Combayo—Chanta Alta
From Combayo the real climbing began. I had to climb from 10,000 ft to 14,000 ft in only fifteen kilometers. This road was in even worse condition than the first part. In several places the rains had completely washed the road away, making it impassable to motor vehicles. Bad for them…good for me. In places I had to dismount and shoulder my bike cross deep arroyos. In other places it was easier to follow the horse trail directly up the mountain rather than taking the switchbacks of the mining road. I passed several families and single men on horseback. They were heading back up into the remote mountains from Combayo. Some people here live a two- or three-day’s horseback ride away from the nearest road.

Everyone I passed after Combayo wanted to know exactly where I was headed, and what I was doing in their neck of the woods. These remote communities are quite closed socially and any strangers in the area are questioned as to their motives. Ninety-nine percent of the people are super friendly, but occasionally you will run into someone proud or drunk who doesn’t want you in their territory. I know it sounds kind of childish, but the preferred weapons of offense are rocks. Only on two occasions have I had rocks–big rocks from close range–thrown at me. Helmets serve for more than just crashes. But those are other adventures. Today’s ride went without such confrontations.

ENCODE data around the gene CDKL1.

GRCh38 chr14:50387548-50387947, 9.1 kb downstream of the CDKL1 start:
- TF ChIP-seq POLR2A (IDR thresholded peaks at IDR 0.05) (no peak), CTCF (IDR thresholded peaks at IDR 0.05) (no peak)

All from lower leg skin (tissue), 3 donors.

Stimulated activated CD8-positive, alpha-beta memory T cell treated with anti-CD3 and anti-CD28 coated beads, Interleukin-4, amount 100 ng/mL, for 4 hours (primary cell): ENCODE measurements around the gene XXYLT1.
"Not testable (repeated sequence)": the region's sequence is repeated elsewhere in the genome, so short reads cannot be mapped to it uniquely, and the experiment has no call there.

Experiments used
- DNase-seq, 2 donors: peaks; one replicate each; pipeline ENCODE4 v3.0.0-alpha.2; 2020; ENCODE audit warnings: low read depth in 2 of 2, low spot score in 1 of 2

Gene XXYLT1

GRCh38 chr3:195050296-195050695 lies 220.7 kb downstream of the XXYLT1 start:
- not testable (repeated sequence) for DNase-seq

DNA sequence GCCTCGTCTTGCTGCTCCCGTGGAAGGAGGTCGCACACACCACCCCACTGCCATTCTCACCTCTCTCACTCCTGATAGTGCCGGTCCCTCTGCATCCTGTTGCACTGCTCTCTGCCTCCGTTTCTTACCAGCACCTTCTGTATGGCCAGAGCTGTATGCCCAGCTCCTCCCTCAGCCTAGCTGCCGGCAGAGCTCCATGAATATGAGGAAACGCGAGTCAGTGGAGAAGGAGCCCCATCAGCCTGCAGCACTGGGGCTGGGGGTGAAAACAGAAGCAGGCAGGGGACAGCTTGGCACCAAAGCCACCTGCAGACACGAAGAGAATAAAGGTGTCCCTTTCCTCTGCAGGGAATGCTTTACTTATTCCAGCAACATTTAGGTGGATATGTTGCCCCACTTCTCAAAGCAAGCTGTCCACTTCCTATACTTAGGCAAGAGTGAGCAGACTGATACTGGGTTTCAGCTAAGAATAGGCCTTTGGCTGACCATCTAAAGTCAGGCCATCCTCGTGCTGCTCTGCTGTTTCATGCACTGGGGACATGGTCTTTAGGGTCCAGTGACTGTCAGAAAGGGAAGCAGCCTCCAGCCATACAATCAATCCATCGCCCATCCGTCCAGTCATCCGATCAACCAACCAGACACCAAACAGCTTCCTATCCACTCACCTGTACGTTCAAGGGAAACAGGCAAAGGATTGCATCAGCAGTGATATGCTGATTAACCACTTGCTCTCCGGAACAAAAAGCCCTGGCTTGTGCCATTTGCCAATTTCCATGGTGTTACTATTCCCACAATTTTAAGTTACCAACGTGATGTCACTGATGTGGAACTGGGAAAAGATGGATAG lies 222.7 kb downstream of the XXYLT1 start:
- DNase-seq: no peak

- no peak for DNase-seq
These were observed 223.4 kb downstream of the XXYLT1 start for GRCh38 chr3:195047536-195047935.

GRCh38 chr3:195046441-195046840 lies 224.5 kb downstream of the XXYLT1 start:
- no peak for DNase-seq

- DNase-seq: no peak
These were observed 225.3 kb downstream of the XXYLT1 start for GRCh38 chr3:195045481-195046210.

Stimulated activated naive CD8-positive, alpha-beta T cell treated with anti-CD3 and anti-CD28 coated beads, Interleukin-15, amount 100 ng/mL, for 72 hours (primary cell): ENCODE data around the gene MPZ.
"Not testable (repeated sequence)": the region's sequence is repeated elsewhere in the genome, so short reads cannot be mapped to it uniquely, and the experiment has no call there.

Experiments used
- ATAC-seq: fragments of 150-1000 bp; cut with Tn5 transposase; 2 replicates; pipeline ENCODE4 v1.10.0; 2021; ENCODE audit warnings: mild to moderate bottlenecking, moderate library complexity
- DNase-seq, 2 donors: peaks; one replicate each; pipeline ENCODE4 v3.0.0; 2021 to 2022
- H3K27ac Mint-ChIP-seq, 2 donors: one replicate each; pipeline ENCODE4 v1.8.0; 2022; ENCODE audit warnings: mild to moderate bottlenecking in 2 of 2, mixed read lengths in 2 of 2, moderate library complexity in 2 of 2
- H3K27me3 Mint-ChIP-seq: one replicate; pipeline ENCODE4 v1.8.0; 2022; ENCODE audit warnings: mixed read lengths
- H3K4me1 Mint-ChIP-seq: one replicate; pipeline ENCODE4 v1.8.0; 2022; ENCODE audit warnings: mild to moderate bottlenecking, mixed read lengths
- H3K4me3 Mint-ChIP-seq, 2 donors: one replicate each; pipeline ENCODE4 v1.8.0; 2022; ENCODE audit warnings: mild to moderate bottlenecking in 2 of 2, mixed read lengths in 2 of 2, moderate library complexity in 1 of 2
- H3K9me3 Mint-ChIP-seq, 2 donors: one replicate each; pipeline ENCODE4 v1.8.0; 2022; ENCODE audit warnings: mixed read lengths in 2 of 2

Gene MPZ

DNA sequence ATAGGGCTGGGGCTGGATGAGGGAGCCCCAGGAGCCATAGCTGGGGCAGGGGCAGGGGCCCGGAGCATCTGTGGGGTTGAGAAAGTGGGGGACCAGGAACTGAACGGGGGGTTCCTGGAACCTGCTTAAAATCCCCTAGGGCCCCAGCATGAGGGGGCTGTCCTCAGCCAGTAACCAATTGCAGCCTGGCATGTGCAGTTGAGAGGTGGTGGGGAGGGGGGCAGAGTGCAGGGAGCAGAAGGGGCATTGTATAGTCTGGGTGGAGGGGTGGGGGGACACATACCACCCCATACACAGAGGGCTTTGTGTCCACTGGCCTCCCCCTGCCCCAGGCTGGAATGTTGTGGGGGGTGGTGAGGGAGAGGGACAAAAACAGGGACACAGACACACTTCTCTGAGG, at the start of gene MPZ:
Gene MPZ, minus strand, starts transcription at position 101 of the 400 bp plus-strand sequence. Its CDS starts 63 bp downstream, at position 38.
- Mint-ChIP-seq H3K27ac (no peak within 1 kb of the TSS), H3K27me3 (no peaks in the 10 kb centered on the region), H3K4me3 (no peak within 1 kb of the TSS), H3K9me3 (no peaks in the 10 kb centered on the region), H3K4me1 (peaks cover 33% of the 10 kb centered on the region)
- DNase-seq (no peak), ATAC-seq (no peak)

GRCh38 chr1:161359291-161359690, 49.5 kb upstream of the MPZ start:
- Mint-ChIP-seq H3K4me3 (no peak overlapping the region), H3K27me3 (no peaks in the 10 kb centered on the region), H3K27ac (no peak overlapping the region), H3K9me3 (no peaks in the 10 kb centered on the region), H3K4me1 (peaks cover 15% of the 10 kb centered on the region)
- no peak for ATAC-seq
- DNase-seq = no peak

I did get into a battle of speed with a fellow on a horse. I caught up with him and he took offense. I was on the switch-backing road and he was on the rocky, more direct trail. Our paths kept crossing on a number of occasions. I was ahead of him and then he was ahead of me. I increased the pace and cut the trail where I could. He increased to a gallop on the flatter sections. The last time he crossed the road he looked back to make sure I saw he was well ahead of me. I waved and grinned in defeat. He won going up, but coming down wouldn’t have even been a contest.

After two hours of tortuous climbing I crested a false pass, only to see more climbing ahead. Exhausted, I stopped to put on my fleece jacket and eat some oranges and Oreos. A kid tending sheep came over a hill and kept me company while I snarfed the cookies. He gladly helped me eat several of them.